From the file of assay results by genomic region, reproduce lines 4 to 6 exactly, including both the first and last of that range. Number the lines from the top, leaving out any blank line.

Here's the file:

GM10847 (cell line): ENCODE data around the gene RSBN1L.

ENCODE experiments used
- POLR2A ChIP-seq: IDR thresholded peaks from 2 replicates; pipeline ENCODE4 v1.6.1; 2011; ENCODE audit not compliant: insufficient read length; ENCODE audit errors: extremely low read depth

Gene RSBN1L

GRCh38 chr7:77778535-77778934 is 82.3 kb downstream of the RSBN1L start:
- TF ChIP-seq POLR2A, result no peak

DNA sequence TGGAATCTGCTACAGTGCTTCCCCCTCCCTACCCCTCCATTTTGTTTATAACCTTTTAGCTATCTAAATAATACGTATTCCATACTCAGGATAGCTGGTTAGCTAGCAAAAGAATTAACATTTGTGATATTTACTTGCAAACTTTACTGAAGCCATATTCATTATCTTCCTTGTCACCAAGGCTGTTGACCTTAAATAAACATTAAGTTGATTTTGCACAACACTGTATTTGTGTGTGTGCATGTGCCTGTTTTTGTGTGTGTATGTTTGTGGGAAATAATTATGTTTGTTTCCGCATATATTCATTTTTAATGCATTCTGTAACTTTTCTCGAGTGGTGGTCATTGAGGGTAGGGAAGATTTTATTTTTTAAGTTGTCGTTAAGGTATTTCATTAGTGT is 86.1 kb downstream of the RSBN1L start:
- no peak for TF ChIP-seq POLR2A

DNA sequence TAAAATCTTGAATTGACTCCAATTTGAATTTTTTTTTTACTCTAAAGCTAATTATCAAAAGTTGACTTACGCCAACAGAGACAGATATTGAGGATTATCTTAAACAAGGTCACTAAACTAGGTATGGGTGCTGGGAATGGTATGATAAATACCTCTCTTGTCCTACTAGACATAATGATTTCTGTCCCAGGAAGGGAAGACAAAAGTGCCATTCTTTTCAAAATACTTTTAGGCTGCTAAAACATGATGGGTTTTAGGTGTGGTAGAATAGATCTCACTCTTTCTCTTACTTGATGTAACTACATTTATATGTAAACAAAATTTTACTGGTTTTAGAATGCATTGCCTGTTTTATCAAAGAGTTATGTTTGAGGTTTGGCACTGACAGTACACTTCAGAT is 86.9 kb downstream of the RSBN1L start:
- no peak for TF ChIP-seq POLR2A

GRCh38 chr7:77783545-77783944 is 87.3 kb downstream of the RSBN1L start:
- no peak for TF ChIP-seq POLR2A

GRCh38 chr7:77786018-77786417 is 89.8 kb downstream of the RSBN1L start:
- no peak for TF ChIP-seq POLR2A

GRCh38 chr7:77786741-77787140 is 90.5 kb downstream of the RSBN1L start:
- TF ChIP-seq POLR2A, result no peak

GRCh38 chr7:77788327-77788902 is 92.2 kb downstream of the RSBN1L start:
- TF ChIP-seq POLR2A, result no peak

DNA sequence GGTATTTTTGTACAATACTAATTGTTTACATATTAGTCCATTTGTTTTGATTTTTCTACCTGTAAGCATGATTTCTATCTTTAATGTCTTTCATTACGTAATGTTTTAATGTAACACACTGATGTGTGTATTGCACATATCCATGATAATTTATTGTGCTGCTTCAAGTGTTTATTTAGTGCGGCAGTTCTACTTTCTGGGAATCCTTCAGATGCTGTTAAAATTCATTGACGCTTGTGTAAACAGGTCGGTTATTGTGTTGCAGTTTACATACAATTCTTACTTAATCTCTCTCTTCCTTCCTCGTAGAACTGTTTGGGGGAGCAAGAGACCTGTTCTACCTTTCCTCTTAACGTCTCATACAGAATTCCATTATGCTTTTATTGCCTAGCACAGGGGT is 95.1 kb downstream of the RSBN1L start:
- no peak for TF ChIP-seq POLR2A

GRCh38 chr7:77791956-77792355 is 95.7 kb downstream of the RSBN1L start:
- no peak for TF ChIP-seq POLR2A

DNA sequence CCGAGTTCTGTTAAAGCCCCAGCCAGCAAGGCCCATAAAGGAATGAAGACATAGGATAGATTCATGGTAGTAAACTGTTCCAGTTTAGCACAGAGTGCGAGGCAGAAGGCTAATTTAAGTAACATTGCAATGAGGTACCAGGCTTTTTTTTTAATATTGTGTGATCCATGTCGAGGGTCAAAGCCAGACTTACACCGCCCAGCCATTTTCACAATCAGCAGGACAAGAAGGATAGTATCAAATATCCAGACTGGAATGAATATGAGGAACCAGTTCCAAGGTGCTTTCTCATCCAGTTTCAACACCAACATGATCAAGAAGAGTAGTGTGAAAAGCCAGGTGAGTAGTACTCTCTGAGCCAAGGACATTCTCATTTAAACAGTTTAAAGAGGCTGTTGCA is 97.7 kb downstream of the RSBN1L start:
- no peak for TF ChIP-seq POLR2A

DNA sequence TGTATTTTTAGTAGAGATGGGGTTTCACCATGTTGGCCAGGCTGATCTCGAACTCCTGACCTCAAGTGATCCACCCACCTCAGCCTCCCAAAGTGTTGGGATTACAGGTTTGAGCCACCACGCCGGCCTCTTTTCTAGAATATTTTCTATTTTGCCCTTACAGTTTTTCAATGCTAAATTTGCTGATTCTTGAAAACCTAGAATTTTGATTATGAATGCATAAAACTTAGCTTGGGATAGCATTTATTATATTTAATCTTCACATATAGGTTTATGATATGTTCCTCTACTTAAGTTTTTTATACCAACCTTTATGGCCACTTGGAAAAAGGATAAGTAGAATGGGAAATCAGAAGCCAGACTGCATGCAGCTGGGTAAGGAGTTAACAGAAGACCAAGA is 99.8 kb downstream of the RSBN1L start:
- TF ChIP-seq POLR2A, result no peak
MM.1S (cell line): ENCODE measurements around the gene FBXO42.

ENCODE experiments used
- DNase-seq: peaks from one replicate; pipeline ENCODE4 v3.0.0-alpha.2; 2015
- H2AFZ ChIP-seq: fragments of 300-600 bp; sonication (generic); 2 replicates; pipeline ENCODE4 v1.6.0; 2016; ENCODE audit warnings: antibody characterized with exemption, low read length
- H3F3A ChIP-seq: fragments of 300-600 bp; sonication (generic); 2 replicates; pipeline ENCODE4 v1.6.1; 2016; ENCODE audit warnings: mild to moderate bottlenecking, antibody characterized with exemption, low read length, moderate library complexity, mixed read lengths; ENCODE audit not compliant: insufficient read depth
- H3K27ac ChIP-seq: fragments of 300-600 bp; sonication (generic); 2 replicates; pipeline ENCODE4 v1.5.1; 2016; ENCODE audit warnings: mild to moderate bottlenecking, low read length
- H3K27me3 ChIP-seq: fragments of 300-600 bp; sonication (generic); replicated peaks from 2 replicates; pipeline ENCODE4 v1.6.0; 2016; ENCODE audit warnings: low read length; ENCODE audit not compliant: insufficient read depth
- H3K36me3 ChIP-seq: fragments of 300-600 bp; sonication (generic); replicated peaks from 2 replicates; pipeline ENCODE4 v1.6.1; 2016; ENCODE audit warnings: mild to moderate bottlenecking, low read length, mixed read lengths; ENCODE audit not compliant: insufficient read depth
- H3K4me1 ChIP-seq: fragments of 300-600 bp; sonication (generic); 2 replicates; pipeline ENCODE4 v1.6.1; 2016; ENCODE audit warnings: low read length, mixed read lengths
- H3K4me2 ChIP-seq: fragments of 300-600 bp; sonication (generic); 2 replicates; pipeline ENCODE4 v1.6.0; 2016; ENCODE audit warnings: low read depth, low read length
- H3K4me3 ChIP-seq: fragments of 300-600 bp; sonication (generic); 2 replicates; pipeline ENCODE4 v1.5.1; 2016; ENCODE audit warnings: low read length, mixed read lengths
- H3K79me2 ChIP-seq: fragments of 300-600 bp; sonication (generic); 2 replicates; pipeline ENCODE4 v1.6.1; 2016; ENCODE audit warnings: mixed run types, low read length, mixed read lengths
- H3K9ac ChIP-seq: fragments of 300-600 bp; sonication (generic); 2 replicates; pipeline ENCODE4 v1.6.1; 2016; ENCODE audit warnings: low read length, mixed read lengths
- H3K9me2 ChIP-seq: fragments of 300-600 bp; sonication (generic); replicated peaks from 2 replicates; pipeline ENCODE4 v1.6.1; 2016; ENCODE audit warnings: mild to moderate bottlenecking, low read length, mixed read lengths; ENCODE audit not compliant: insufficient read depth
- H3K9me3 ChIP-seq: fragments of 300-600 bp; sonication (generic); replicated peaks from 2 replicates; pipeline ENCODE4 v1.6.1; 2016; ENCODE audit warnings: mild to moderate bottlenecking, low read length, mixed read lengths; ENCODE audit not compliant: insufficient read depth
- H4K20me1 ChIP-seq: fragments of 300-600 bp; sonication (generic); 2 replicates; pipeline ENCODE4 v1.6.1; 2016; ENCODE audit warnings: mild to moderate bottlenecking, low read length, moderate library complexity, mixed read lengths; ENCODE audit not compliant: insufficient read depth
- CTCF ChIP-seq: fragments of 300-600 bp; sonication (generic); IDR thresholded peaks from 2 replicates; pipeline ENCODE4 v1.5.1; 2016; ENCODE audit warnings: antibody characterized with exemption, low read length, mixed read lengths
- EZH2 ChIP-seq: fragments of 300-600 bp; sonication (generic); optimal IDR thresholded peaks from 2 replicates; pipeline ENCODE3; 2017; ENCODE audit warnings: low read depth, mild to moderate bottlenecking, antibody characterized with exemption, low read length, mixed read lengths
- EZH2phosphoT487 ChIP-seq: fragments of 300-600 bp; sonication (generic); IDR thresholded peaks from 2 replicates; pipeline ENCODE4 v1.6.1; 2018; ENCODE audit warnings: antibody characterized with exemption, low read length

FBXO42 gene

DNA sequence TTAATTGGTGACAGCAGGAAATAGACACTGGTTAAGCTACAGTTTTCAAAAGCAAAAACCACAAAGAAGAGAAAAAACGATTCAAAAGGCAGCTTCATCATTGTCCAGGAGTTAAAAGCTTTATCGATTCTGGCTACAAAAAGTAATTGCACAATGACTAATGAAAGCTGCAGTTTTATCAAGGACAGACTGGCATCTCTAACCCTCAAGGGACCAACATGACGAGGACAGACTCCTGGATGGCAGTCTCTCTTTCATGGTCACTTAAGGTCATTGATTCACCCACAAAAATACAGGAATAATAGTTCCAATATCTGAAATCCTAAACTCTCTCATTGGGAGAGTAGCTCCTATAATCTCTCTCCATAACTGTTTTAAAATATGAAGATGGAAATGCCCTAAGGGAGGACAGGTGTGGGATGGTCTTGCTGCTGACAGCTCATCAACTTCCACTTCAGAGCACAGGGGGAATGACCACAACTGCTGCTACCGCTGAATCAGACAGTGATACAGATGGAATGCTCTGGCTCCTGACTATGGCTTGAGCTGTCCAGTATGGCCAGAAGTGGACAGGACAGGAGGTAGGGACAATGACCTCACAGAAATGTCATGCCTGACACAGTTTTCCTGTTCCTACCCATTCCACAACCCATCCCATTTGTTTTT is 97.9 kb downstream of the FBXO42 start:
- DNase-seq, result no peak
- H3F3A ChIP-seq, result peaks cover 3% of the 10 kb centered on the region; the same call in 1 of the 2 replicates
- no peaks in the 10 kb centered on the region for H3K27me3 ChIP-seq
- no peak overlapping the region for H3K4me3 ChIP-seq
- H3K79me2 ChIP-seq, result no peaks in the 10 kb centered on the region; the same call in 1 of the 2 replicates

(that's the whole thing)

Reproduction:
Gene RSBN1L

GRCh38 chr7:77778535-77778934 is 82.3 kb downstream of the RSBN1L start:
- TF ChIP-seq POLR2A, result no peak